What do you do?
I’ve worn a lot of hats. Folks in the NAMLE community may remember me as the producer of The Media Show, a YouTube media/digital literacy series aimed at high schoolers, with snarky, irreverent puppets. Since wrapping up the show, I’ve done a lot of digital security training, both for tech industry employees and everyday folks. Security literacy has the same fundamentals as basic digital literacy, particularly when it comes to determining the source of information. That work builds on the decade and a half I’ve spent attending and helping organize hacker conferences (don’t be alarmed; they’re basically stepping stones to careers in digital security). In the wake of the Edward Snowden revelations I worked to make privacy-protecting apps more usable for an international community of activists, journalists, and human rights workers. I’ve also taught college-level communications courses (not for a little while, but I’d love to do so again). I’d say the common thread in my work is I want people to understand the social and technical systems around them better.
Tell me about your latest work or project in media literacy.
My latest work is Keep Calm and Log On: Your Handbook For Surviving The Digital Revolution. Basically, the book brings what I’ve learned studying media literacy and the history of communications together with what we know in the digital security community. My goal is to empower a general audience to take charge of their digital and media lives; it’s essentially a self-help book. It combines media literacy strategies with mindfulness techniques to help the reader understand how both new and traditional media have an impact on our emotions, stress levels, and trust. It should be of interest to anyone teaching to the Association of College & Research Libraries information literacy framework — the second half of the book is aligned to their standards.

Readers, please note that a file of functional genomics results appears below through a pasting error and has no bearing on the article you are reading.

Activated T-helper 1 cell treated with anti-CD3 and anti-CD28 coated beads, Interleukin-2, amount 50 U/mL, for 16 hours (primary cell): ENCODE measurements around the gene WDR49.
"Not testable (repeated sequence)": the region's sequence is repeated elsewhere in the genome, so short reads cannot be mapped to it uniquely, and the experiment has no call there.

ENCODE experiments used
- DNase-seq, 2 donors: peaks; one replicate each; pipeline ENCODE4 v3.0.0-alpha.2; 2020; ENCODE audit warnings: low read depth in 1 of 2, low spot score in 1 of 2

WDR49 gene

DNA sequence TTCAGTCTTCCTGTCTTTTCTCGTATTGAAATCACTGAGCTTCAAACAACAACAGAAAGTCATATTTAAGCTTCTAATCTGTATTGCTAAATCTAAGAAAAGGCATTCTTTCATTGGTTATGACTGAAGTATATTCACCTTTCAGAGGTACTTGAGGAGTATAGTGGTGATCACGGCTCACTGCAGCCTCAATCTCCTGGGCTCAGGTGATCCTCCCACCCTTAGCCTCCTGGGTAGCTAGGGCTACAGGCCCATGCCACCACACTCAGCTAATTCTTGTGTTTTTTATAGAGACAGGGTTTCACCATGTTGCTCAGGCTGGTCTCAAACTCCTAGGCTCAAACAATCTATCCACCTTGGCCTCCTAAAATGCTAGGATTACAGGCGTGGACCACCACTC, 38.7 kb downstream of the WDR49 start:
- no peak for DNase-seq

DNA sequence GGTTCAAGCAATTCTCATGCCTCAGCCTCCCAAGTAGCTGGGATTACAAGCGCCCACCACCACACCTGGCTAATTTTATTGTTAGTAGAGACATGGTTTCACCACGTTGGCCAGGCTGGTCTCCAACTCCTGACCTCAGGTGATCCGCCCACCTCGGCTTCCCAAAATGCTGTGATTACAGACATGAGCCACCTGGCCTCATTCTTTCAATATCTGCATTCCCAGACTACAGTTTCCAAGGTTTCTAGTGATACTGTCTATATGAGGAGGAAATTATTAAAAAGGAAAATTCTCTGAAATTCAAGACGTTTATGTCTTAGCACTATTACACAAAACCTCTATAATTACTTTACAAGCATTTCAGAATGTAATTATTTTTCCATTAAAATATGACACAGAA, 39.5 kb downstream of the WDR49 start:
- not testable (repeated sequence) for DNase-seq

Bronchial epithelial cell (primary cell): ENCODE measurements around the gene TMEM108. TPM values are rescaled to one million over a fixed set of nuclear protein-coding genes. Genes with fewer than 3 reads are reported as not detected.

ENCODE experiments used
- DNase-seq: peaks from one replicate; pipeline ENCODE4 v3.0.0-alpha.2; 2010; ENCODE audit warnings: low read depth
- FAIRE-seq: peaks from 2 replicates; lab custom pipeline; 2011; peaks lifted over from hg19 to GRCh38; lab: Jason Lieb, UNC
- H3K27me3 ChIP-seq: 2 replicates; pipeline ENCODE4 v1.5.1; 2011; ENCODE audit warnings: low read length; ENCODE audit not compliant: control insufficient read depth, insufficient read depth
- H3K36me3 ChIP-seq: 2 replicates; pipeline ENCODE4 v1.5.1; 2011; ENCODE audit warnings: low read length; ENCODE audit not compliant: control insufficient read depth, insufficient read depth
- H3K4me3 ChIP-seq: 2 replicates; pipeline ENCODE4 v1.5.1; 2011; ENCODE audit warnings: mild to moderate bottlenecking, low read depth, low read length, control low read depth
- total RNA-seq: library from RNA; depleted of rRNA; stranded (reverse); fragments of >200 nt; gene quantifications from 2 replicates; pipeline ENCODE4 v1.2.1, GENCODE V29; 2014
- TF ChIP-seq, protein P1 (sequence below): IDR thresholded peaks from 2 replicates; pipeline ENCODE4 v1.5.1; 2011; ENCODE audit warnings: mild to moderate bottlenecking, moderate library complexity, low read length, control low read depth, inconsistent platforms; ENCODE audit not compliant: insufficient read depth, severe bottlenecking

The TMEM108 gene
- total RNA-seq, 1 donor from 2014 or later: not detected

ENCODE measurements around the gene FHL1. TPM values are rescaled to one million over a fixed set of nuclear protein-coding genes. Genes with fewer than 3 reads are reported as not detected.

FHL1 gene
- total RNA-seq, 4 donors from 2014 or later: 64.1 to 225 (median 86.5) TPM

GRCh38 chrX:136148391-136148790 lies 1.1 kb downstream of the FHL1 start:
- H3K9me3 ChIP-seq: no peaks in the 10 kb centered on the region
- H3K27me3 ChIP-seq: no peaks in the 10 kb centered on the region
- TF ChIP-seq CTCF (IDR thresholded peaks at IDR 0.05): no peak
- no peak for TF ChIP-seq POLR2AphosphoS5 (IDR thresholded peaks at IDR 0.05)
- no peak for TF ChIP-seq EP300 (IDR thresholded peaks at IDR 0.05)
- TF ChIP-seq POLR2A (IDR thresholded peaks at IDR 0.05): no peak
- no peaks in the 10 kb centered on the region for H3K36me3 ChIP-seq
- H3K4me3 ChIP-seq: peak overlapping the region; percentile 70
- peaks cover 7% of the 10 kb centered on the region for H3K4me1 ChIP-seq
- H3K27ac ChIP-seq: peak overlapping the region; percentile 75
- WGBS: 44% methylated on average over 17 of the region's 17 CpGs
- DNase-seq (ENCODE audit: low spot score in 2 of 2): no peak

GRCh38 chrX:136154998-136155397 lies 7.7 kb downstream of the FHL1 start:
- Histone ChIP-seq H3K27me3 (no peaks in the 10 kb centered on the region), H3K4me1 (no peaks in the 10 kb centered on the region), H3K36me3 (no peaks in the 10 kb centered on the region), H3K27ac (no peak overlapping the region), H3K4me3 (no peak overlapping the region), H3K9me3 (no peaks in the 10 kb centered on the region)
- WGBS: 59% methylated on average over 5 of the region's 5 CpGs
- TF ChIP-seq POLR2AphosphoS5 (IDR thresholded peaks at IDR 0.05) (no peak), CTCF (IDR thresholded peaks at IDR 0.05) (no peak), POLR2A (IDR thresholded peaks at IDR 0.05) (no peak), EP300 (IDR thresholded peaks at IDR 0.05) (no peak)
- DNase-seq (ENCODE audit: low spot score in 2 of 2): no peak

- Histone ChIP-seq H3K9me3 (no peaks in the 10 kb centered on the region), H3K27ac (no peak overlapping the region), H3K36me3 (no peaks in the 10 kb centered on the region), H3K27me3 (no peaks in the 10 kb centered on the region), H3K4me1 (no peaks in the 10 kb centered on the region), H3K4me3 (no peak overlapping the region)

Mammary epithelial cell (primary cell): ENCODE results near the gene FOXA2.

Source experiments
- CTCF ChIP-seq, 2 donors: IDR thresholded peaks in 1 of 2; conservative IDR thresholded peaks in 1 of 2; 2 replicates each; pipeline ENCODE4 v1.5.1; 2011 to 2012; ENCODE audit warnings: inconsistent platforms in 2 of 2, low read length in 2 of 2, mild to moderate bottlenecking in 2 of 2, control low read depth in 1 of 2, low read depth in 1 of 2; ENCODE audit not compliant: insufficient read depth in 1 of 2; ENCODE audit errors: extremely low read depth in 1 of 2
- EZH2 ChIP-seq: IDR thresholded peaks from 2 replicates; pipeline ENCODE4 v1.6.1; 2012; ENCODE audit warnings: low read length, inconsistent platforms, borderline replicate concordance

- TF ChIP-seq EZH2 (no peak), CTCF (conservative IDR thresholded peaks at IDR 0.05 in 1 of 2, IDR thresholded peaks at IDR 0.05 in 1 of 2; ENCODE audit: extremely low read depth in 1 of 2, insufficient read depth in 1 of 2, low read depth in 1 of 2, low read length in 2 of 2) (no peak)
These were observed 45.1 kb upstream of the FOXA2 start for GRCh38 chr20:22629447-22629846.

Why is media literacy important to you?
I’m not sure right now if democracy will survive the next few years, but if it’s going to, we’re going to need more widespread media literacy efforts.
What are you most excited about in the media literacy field?
It really does look to me like we’re finally getting the recognition — and increased funding — the field deserves. I can see it spreading across the various fields I work in. At the Internet Freedom Festival in 2019, for the first time, I heard a huge demand for media literacy skills — this is at a conference whose focus has mainly been fighting internet censorship and surveillance. People around the world are deeply concerned with helping their communities identify and quell disinformation. I’m excited to see the evolution of the Credibility Coalition, which includes the News Co/Lab and other news literacy and fact-checking groups, and I’d love to see more media literacy practitioners bringing our traditional techniques to that arena, while taking what they learn there back to students.
Why did you become a NAMLE member, what benefits do you see to membership, and how will it support your work?
I have been a NAMLE member because it’s such a rich network of colleagues with similar passions. It’s a vital support to a field that was treated like an add-on to our education system for far too long. NAMLE colleagues have been enthusiastic supporters of much that I have done, and I’m always looking to bring back things I learn as I travel to other fields!